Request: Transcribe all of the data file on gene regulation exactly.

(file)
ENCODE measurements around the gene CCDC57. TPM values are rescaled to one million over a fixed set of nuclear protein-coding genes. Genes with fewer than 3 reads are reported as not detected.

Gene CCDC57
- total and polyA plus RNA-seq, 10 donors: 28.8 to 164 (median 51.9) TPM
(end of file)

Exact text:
ENCODE measurements around the gene CCDC57. TPM values are rescaled to one million over a fixed set of nuclear protein-coding genes. Genes with fewer than 3 reads are reported as not detected.

Gene CCDC57
- total and polyA plus RNA-seq, 10 donors: 28.8 to 164 (median 51.9) TPM